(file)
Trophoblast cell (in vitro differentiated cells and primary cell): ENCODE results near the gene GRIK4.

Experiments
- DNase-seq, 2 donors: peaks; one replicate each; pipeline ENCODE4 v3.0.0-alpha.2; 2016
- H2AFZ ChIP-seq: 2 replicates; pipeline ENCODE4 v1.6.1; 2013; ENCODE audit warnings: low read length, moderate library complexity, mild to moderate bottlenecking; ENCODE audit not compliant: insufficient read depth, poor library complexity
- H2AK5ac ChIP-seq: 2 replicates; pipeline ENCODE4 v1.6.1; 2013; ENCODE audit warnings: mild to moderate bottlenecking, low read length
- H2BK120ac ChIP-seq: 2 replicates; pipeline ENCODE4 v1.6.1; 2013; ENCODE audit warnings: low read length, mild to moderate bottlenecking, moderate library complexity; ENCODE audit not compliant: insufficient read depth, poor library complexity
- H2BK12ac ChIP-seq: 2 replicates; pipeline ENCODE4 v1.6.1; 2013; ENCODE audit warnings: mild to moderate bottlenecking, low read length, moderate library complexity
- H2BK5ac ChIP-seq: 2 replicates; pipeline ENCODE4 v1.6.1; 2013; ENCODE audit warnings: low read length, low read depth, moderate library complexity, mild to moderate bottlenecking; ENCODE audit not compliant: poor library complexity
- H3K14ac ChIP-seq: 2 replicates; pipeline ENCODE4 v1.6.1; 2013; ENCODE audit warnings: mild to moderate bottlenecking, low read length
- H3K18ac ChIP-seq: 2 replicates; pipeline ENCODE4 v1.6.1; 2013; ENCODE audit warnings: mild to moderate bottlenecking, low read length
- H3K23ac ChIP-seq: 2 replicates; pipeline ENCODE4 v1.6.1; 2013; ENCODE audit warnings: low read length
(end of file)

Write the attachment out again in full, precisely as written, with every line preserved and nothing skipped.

Trophoblast cell (in vitro differentiated cells and primary cell): ENCODE results near the gene GRIK4.

Experiments
- DNase-seq, 2 donors: peaks; one replicate each; pipeline ENCODE4 v3.0.0-alpha.2; 2016
- H2AFZ ChIP-seq: 2 replicates; pipeline ENCODE4 v1.6.1; 2013; ENCODE audit warnings: low read length, moderate library complexity, mild to moderate bottlenecking; ENCODE audit not compliant: insufficient read depth, poor library complexity
- H2AK5ac ChIP-seq: 2 replicates; pipeline ENCODE4 v1.6.1; 2013; ENCODE audit warnings: mild to moderate bottlenecking, low read length
- H2BK120ac ChIP-seq: 2 replicates; pipeline ENCODE4 v1.6.1; 2013; ENCODE audit warnings: low read length, mild to moderate bottlenecking, moderate library complexity; ENCODE audit not compliant: insufficient read depth, poor library complexity
- H2BK12ac ChIP-seq: 2 replicates; pipeline ENCODE4 v1.6.1; 2013; ENCODE audit warnings: mild to moderate bottlenecking, low read length, moderate library complexity
- H2BK5ac ChIP-seq: 2 replicates; pipeline ENCODE4 v1.6.1; 2013; ENCODE audit warnings: low read length, low read depth, moderate library complexity, mild to moderate bottlenecking; ENCODE audit not compliant: poor library complexity
- H3K14ac ChIP-seq: 2 replicates; pipeline ENCODE4 v1.6.1; 2013; ENCODE audit warnings: mild to moderate bottlenecking, low read length
- H3K18ac ChIP-seq: 2 replicates; pipeline ENCODE4 v1.6.1; 2013; ENCODE audit warnings: mild to moderate bottlenecking, low read length
- H3K23ac ChIP-seq: 2 replicates; pipeline ENCODE4 v1.6.1; 2013; ENCODE audit warnings: low read length